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CENTER FOR THE STUDY OF HUMAN RIGHTS UNIVERSITY OF MIAMI SCHOOL OF LAW Professor Irwin P. Stotzky, Director HAITI HUMAN RIGHTS INVESTIGATION: NOVEMBER 11-21, 2004 By Thomas M. Griffin, Esq.

EXECUTIVE SUMMARY After ten months under an interim government backed by the United States, Canada, and France and buttressed by a United Nations force, Haiti’s people churn inside a hurricane of violence. Gunfire crackles, once bustling streets are abandoned to cadavers, and whole neighborhoods are cut off from the outside world. Nightmarish fear now accompanies Haiti’s poorest in their struggle to survive in destitution. Gangs, police, irregular soldiers, and even UN peacekeepers bring fear. There has been no investment in dialogue to end the violence. Haiti’s security and justice institutions fuel the cycle of violence. Summary executions are a police tactic, and even well-meaning officers treat poor neighborhoods seeking a democratic voice as enemy territory where they must kill or be killed. Haiti’s brutal and disbanded army has returned to join the fray. Suspected dissidents fill the prisons, their Constitutional rights ignored. As voices for non-violent change are silenced by arrest, assassination, or fear, violent defense becomes a credible option. Mounting evidence suggests that members of Haiti’s elite, including political powerbroker Andy Apaid, pay gangs to kill Lavalas supporters and finance the illegal army. UN police and soldiers, unable to speak the language of most Haitians, are overwhelmed by the firestorm. Unable to communicate with the police, they resort to heavy-handed incursions into the poorest neighborhoods that force intermittent peace at the expense of innocent residents. The injured prefer to die at home untreated rather than risk arrest at the hospital. Those who do reach the hospital soak in puddles of their own blood, ignored by doctors. Not even death ends the tragedy: bodies pile in the morgue, quickly devoured out of recognition by maggots. There is little hope for an election to end the crisis, as the Electoral Council’s mandate is crippled by corruption and in-fighting. U.S. officials blame the crisis on armed gangs in the poor neighborhoods, not the official abuses and atrocities, nor the unconstitutional ouster of the elected president. Their support for the interim government is not surprising, as top officials, including the Minister of Justice, worked for U.S. government projects that undermined their elected predecessors. Coupled with the U.S. government’s development assistance embargo from 2000-2004, the projects suggest a disturbing pattern. A human rights team conducted an investigation in Haiti from November 11 to 21, 2004. The group met with businessmen, grassroots leaders, gang members, victims of human rights violations, lawyers, human rights groups, and police and officials from the UN and the Haitian and U.S. governments, and conducted observations in poor neighborhoods, police stations, prisons, hospitals and the state morgue. Because of the importance of the findings, the Center for the Study of Human Rights has chosen to publicize them. The report concludes that many Haitians, especially those living in poor neighborhoods, now struggle against inhuman horror. The Center presents this report with the hope that officials, policymakers and citizens will not only understand this horror better, but will take immediate action to stop it.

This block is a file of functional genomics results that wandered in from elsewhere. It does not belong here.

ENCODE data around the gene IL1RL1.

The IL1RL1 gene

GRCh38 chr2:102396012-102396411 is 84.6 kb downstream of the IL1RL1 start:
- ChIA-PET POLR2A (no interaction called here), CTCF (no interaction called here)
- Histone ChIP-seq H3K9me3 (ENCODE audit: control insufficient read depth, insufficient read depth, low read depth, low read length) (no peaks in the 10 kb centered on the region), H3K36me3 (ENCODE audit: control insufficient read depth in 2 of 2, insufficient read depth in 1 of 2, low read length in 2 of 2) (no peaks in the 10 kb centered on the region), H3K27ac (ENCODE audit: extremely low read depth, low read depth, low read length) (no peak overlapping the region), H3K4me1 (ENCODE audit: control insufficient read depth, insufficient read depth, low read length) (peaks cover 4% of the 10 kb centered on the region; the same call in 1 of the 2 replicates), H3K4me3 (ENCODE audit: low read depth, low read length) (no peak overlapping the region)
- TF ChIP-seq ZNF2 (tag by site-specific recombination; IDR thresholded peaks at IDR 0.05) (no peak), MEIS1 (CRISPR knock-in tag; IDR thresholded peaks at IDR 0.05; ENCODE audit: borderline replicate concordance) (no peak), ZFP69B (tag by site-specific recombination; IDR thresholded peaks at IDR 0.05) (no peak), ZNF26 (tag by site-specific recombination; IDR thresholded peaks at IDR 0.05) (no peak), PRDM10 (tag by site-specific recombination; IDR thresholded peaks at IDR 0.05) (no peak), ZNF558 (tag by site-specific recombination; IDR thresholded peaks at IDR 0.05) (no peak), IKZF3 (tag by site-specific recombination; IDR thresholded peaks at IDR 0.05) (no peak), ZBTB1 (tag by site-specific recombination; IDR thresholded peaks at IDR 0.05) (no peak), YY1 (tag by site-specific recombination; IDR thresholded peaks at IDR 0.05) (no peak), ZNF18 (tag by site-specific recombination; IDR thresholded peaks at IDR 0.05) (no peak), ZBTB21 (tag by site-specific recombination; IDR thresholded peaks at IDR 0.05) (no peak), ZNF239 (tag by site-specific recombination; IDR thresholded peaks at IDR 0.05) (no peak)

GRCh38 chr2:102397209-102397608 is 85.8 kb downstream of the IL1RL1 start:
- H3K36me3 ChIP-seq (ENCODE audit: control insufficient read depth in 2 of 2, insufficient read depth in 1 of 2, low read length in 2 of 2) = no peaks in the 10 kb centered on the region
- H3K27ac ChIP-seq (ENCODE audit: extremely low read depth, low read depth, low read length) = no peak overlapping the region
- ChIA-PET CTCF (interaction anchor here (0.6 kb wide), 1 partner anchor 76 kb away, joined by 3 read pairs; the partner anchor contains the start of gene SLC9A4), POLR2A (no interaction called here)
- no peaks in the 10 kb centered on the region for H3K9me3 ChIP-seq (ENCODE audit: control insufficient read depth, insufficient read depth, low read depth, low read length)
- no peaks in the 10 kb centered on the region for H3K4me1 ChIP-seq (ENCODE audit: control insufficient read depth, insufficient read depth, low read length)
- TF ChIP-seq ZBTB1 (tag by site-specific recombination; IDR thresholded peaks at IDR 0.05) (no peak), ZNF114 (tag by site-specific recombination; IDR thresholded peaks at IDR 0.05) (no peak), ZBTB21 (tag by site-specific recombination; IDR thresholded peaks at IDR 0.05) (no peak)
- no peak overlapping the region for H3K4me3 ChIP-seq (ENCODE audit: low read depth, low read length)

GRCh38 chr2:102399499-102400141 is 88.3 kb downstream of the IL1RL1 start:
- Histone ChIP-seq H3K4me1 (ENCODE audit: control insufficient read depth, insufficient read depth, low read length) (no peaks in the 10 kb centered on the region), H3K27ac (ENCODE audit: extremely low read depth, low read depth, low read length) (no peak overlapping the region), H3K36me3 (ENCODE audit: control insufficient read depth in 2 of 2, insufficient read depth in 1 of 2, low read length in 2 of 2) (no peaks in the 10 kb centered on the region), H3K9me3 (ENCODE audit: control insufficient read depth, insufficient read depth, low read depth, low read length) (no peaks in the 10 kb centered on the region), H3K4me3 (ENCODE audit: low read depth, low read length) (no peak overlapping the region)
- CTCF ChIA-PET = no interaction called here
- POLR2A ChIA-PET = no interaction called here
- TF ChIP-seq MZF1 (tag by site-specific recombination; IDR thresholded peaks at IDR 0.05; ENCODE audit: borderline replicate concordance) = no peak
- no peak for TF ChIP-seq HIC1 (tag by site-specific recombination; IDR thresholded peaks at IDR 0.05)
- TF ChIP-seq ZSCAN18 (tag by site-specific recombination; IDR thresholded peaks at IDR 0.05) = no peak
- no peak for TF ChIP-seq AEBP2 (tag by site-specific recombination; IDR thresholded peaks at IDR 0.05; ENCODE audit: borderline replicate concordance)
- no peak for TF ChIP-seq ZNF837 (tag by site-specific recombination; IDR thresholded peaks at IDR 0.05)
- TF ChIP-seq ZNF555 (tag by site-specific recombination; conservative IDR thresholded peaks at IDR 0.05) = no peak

WARNING: THIS DOCUMENT CONTAINS GRAPHIC PHOTOS.

HAITI HUMAN RIGHTS INVESTIGATION NOVEMBER 11-21, 2004 TABLE OF CONTENTS Executive Summary ……………………………………………….……… …

Cover

I. INTRODUCTION ….……………………………………..…………….

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A. Scope of the Investigation ……………………………… ….. ..

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II. SUMMARY OF FINDINGS …………………………………….. ……

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A. The Poorest Neighborhoods ……………………….. ……. ……. 1. Cité Soleil ……………………………………………. ..

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2. Bel Air, La Saline, Lower Delmas, Martissant and Fort National ………………………………………….….